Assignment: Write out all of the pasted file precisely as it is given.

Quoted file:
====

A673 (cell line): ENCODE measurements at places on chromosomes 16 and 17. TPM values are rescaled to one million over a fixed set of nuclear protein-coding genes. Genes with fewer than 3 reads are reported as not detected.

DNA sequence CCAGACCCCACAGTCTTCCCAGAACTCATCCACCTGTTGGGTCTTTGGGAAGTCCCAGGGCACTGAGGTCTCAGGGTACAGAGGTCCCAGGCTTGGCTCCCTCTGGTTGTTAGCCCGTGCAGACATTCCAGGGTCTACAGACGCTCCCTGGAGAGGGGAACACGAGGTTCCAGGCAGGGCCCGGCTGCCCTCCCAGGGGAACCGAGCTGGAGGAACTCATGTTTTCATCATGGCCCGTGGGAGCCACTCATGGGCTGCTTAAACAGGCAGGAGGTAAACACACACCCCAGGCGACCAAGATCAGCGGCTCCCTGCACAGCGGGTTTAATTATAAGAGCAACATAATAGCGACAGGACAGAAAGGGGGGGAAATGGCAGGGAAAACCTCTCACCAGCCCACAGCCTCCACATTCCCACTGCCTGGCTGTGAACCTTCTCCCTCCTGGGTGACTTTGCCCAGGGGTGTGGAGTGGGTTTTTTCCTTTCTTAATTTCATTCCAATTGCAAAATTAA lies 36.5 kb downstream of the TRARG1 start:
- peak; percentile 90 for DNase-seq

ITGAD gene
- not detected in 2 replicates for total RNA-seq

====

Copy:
A673 (cell line): ENCODE measurements at places on chromosomes 16 and 17. TPM values are rescaled to one million over a fixed set of nuclear protein-coding genes. Genes with fewer than 3 reads are reported as not detected.

DNA sequence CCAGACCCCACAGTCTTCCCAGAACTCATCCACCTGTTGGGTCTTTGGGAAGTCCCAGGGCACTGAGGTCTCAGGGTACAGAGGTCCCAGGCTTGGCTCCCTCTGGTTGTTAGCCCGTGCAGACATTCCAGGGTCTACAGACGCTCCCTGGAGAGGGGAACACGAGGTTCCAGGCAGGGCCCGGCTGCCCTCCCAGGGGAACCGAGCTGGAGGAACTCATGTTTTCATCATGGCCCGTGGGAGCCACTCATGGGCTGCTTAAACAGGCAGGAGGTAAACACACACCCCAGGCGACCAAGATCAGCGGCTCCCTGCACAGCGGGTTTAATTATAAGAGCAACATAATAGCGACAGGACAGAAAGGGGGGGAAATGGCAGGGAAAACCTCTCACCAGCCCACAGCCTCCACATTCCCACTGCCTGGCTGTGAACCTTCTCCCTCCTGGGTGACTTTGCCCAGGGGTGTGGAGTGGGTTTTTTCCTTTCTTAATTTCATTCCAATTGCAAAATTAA lies 36.5 kb downstream of the TRARG1 start:
- peak; percentile 90 for DNase-seq

ITGAD gene
- not detected in 2 replicates for total RNA-seq